Thu, 28 Aug 2003

City to increase groundwater tax

The Jakarta Post, Jakarta

Trying to curb the use of groundwater by commercial industries, the city administration plans to increase the tax on groundwater water, by up to five times of that on tap water.

Head of the City Mining Agency Setiawan Kanani told the press at City Hall on Wednesday, that the regulation would be stipulated in a bylaw which was being drafted by agency officials.

"The policy is expected to discourage the use of groundwater by industries," said Kanani.

However, he stressed, the high tax of groundwater would only apply to areas where tap water was accessible.

While the tax on groundwater, for those without access to tap- water, would be the same as the tap water tariff at the most, he added.

He also said, the tax would only be imposed on those using groundwater for commercial purposes. The use of groundwater by residents would be tax-free.

The tariff on tap water for industrial purposes -- supplied by the city-owned PT Pam Jaya -- is Rp 7,000 per cubic meter, while the current groundwater tax is only Rp 2,500 per cubic meter.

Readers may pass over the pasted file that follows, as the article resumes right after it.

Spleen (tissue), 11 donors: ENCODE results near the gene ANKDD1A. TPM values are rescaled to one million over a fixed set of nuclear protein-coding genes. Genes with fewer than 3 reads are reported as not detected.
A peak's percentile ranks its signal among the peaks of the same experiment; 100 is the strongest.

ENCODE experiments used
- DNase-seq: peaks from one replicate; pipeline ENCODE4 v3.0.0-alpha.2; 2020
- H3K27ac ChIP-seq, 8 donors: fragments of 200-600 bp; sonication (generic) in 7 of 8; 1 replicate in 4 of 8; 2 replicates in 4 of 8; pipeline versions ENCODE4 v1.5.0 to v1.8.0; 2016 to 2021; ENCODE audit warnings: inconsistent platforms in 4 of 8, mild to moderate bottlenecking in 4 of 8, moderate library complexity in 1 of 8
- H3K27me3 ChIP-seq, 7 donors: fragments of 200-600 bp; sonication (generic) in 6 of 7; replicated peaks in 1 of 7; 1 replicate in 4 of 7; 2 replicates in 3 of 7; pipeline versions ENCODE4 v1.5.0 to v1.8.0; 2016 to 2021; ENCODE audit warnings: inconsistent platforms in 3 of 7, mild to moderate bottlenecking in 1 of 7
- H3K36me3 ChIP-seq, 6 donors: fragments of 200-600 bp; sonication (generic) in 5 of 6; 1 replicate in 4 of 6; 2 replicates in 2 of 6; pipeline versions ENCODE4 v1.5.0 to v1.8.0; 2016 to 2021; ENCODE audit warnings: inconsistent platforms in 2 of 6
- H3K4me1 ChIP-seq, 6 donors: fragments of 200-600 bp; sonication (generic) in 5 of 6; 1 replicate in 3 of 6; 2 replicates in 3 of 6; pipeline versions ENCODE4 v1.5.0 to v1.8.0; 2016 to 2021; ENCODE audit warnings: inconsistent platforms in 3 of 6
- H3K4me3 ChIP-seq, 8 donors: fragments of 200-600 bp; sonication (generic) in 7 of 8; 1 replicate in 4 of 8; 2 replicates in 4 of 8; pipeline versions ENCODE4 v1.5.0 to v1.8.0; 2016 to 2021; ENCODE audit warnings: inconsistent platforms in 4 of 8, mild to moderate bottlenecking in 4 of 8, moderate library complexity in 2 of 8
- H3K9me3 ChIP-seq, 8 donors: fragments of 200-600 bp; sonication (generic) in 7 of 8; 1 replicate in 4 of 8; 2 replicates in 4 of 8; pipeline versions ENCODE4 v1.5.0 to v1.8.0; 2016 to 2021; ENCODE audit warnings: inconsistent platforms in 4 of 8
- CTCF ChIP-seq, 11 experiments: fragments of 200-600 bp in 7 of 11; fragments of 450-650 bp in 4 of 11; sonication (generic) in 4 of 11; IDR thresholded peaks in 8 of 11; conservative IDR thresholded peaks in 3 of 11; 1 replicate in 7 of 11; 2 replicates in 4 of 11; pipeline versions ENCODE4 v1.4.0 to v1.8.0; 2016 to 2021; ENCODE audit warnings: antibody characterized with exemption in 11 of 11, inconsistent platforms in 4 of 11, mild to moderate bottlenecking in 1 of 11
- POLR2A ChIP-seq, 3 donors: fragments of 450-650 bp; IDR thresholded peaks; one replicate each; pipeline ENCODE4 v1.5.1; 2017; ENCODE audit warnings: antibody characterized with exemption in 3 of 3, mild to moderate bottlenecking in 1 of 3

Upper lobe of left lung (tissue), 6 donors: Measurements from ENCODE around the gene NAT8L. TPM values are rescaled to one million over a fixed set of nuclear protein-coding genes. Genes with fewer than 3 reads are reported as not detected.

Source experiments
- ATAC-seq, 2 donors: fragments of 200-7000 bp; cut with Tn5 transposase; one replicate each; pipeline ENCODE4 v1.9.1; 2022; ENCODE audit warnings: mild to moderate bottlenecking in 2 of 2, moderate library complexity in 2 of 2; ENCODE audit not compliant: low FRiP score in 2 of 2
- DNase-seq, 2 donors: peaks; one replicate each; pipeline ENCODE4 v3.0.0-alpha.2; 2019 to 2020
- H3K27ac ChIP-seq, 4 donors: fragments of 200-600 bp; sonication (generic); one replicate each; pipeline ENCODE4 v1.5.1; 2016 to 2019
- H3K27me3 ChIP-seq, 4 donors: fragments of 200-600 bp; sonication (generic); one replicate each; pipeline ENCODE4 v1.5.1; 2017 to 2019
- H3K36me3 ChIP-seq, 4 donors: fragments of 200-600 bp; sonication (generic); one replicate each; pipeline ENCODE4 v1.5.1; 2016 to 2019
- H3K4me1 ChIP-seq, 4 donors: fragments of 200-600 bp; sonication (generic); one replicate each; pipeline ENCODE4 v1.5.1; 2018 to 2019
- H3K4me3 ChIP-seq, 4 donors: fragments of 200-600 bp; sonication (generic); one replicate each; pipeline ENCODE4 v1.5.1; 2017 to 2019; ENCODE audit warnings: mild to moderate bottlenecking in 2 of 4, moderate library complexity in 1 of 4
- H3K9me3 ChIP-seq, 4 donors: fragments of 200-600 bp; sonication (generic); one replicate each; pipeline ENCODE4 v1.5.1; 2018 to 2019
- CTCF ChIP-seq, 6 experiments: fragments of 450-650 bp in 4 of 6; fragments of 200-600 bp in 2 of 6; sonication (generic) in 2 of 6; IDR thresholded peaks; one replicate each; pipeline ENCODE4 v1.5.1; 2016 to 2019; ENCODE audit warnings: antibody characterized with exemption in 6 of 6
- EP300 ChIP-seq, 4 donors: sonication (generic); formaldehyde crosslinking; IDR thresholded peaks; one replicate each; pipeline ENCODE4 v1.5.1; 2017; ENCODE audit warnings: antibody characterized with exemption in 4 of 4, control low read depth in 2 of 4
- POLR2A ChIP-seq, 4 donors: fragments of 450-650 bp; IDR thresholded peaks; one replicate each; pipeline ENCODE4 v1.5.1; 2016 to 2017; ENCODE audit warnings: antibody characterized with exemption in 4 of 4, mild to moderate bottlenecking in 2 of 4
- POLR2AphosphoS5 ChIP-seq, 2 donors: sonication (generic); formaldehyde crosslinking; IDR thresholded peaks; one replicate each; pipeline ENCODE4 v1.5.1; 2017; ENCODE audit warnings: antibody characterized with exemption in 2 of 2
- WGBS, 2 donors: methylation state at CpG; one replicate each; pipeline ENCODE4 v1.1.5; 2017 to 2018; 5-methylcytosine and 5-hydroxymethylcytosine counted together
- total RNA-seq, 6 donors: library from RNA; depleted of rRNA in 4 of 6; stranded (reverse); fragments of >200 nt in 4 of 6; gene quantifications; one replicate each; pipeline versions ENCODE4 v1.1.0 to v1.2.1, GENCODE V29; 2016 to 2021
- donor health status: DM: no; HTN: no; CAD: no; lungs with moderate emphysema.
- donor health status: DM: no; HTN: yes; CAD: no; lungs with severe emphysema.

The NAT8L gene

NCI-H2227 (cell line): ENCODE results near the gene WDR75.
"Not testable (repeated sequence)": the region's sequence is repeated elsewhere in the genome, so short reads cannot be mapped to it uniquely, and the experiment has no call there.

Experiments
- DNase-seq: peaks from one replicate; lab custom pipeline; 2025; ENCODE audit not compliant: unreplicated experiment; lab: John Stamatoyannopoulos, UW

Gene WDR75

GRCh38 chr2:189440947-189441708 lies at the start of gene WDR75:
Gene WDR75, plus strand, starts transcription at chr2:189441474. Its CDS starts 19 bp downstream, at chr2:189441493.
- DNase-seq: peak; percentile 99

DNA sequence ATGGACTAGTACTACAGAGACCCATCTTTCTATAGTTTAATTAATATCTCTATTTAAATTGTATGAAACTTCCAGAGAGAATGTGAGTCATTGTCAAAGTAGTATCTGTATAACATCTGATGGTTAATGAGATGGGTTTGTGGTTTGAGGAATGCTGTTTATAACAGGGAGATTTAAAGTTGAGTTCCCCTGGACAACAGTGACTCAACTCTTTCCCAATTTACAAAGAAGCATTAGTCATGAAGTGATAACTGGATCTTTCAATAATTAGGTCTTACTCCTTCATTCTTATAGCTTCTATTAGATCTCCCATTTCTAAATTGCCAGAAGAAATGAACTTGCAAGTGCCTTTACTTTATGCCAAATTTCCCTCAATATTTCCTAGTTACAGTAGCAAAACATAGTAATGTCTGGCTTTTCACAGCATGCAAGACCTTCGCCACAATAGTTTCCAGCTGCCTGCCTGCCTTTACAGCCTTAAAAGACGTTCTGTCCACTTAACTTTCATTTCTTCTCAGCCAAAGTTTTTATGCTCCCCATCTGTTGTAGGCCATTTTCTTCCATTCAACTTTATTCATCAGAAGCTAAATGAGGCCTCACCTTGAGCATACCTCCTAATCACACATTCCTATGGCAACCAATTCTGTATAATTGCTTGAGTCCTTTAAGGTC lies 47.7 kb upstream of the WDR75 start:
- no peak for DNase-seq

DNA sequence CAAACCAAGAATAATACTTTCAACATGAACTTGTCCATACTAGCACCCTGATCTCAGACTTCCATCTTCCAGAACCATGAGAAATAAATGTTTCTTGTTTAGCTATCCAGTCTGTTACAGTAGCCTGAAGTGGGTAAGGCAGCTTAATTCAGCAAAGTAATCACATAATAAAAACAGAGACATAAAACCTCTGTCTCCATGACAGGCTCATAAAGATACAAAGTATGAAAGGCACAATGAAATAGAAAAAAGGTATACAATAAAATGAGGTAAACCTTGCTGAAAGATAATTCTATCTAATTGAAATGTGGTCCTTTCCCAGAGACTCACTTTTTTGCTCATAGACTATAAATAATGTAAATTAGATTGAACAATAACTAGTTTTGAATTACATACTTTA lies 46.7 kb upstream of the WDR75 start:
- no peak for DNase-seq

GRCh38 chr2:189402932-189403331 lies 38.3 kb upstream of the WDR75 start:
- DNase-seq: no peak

Kanani said the low tax on groundwater water had encouraged industries to exploit the resource, which had badly impacted the environment.

Commercial industries argue that the tap water company can not adequately supply them.

Environmentalists say, the three main areas of damage, due to the exploitation of groundwater, are: groundwater scarcity during the dry season, the increased seeping of sea water into groundwater, and land subsidence.

Kanani, however, admitted that much depended on the capability of the tap water company to supply enough water to subscribers.

But, PT PAM Jaya and its two foreign partners, PT Pam Lyonaisse Jaya (Palyja) and PT Thames Pam Jaya (TPJ) can only provide less than 50 percent of the water demands of subscribers.

During the current dry season, the companies struggle to meet demands, as they have less water available to them, mainly from Jatiluhur dam in West Java.

Kanani said the administration had encouraged PT PAM Jaya to improve their service to existing networks, as well as expanding their networks.

"With such a condition, the people need to be able to chose whether they use groundwater or tap water," he said.

"We could not force hotels, for example, not to use groundwater if the water supply from PT Pam Jaya is not enough... there is no alternative for them," he explained.

Kanani, however, could not say when the draft bylaw on groundwater conservation will be submitted to the city council as his agency is still concentrating on the draft bylaw on general mining in the city.